You see, the PCD are completely inept.

Their method of bugging people involves dropping pill-sized transmitters into jacket pockets, presumably on the assumption that people never put their hands in their pockets any more. This laughable ineptitude is often commented on by the heroes, and it robs the villains of their power, making them seem like bumbling twits. Kyle consistently eludes his overseers by taking his bug out and dropping it someone else’s pocket. What cunning!

Even worse, in one episode the PCD concoct a speech by editing together video of a person speaking to camera recorded on different days. Their continuity person is so bad that a pocket handkerchief appears and disappears throughout the speech, exposing their ruse and again, making them seem like utter planks.

When we do see the PCD putting the frighteners on people they’re similarly unthreatening. Yes, they provoke one poor woman to miscarriage, but not by beating her up or trashing her apartment – they simply pretend to have been bitten by her dog, which they take off to the vets as a ‘danger to public health’; they’re as gentle as Tristan bloody Farnon. In one episode they ever so politely shove a man aside and knock a few books off his shelf, and in another they rip the floorboard up in a house… and refuse to nail them back. The rotters!

All TV is state controlled, and all but a handful of newspapers are similarly trammeled. Our hero is Jim Kyle, a crusading journalist working for the last independent newspaper, trying to smuggle the truth into print whenever possible. In one episode the PCD fail to stop him getting hold of a big story but the typesetters union refuse to set it, as they consider it anti-government.

BIG problem here: totalitarian states do not tolerate crusading independent journalists. They vanish them. Kyle’s very existence de-fangs the enemy he stands against – if they were such a formidable threat they’d just shoot him in the back of the head and dump him at sea. Or feed him polonium. The show is flawed in its very core.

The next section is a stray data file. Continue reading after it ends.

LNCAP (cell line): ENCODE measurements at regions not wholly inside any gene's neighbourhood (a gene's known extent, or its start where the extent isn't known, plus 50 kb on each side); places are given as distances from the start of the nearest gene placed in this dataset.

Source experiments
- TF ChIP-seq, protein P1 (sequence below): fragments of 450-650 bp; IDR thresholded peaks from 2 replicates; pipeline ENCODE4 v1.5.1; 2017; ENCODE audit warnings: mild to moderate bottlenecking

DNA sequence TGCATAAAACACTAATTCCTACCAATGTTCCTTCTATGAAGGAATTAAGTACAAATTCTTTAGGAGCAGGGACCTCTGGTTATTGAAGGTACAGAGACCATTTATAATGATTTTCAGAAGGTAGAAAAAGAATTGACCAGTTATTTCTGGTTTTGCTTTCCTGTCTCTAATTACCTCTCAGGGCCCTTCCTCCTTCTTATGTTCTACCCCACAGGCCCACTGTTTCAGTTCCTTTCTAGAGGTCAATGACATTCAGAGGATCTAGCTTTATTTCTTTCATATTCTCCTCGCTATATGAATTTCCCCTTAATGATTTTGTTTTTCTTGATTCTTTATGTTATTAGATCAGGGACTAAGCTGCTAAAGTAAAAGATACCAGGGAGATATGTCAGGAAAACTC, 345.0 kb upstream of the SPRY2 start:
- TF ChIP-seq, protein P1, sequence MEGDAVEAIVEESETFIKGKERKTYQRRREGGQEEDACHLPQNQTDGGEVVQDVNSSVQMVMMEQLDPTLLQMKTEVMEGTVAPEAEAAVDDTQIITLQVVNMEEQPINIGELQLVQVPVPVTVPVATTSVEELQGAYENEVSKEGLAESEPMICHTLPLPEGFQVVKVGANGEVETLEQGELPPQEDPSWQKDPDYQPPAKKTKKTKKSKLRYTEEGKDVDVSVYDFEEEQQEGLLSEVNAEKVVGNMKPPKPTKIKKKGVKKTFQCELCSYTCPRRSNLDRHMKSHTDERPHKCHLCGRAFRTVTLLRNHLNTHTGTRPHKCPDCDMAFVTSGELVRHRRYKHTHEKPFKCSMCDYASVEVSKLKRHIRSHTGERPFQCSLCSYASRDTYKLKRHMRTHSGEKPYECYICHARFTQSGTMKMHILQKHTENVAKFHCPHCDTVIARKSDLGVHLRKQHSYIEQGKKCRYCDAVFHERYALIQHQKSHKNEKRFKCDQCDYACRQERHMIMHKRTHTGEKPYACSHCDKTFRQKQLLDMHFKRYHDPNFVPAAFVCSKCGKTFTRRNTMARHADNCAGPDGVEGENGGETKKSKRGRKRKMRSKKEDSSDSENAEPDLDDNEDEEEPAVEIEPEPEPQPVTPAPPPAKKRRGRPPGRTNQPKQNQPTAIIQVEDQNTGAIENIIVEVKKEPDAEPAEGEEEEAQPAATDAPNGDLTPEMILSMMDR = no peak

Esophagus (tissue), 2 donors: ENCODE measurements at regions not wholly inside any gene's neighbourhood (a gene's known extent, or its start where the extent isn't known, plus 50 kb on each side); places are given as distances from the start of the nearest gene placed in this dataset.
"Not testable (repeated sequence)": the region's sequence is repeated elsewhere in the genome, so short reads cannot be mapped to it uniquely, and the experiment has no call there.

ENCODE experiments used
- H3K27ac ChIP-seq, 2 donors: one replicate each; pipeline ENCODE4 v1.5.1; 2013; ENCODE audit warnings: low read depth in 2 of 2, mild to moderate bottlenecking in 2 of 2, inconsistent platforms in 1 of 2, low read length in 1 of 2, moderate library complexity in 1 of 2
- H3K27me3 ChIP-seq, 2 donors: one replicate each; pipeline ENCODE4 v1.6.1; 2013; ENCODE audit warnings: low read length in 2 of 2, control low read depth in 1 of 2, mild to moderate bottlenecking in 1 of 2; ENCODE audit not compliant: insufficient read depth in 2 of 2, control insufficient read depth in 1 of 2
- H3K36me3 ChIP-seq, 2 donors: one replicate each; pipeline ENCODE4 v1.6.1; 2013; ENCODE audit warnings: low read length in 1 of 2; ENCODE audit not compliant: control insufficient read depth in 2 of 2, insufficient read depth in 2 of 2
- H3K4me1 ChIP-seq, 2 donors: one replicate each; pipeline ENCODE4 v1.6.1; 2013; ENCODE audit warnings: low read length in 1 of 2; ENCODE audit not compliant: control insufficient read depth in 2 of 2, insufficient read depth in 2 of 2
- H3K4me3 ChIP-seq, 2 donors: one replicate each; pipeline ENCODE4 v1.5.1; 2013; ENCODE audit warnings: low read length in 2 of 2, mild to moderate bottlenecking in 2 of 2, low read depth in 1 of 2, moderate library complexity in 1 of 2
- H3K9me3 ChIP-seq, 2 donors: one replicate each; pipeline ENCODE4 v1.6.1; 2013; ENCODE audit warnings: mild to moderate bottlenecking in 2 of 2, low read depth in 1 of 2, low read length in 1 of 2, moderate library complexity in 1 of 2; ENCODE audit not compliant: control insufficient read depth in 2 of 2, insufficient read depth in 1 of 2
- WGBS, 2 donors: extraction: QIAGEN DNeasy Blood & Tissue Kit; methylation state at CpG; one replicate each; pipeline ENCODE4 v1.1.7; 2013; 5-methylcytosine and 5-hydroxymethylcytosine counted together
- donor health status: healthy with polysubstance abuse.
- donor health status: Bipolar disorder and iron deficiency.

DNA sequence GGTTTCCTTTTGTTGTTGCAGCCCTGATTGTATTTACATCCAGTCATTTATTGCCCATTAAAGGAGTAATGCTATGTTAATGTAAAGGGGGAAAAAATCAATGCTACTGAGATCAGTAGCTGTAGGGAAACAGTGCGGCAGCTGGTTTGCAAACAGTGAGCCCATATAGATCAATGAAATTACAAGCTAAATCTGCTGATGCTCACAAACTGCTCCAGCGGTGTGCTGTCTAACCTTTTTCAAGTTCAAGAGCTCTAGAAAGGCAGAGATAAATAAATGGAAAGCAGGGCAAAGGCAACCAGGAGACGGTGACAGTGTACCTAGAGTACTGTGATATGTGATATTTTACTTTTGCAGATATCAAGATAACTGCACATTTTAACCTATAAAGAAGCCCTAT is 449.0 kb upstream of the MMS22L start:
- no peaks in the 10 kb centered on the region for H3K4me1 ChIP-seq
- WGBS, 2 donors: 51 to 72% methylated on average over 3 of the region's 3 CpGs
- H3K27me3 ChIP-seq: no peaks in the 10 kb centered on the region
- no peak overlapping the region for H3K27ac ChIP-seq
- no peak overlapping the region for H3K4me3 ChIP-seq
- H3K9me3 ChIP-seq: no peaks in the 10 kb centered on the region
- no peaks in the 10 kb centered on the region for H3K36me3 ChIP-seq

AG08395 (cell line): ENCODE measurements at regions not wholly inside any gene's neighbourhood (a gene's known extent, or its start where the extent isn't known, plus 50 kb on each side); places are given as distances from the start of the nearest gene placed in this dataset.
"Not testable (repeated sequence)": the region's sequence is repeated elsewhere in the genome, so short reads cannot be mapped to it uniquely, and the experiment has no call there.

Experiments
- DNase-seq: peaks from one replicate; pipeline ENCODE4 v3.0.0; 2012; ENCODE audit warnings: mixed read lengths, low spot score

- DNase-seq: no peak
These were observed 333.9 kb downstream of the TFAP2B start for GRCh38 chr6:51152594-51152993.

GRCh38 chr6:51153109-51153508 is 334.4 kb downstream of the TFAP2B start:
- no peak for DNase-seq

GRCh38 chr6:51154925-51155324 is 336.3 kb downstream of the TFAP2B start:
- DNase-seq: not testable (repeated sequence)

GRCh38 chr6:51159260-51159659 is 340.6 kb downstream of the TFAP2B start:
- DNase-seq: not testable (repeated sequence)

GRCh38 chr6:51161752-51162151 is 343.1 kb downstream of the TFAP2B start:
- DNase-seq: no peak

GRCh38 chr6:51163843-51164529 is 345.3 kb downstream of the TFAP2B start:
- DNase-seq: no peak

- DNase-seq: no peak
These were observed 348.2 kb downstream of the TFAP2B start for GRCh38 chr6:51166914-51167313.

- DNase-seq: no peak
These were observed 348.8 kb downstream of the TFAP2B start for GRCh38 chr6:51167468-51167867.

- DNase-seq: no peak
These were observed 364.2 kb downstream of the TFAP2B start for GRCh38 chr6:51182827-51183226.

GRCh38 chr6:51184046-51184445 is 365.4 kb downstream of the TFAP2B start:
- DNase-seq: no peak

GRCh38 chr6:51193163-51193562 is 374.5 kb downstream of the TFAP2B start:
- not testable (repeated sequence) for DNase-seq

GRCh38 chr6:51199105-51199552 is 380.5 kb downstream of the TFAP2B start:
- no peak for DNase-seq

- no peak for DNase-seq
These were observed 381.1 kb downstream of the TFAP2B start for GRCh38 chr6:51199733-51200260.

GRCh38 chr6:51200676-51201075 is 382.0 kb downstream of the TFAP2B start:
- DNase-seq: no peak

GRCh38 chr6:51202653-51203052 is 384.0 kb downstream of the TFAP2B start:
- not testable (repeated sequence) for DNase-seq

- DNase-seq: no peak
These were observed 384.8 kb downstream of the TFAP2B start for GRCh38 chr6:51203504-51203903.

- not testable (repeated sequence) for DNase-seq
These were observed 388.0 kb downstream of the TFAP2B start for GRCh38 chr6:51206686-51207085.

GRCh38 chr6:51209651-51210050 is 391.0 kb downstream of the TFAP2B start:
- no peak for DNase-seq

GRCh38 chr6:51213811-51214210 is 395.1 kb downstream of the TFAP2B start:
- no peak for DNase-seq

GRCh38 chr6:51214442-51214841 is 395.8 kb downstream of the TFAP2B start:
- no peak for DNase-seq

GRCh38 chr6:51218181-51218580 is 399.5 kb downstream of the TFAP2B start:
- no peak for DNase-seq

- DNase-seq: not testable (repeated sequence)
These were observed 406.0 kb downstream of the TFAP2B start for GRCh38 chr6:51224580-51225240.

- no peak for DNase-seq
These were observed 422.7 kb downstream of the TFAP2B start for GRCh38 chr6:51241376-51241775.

Kyle’s also, more interestingly, a modern Pimpernel, smuggling people out of the country at great risk, refusing payment no matter how many times it’s offered.

While the protagonists of Lifeline were risking life and limb over on BBC1, Jim Kyle was doing much the same thing on BBC2 except without any real sense of tangible threat or, tellingly, much of a budget. Secret Army could shoot exciting action and location sequences, 1990 is largely studio-bound. So much so that, in one unintentionally side splitting scene, Jim Kyle walks and talks for three whole minutes during which he barges through the same door and pauses to declaim in front of the same beige flat no less then EIGHT times in a row.

When they do leave the studio the show gets more fun. A sequence where Kyle and his buddy Tony Doyle, later to be so marvelously menacing in Between The Lines, sneak into an ARC to expose the Dr Mengele type goings on therein, is exciting but it only highlights how rarely such thrills occur. And the episode in which Kyle drives around London in a covert camper van is… well, words fail.

Woodward is, predictably, bloody brilliant. Kyle is witty and urbane, outraged and crusading yet with a deep cynicism and world weariness. But I can’t help wishing he were given more punching to do. And running and shooting and all the things he did so well in Callan. Not because I want him typecast, but because the series desperately needs the injection of excitement that would bring, and god knows if you want a bit of thrilling violence then Woodward’s your man.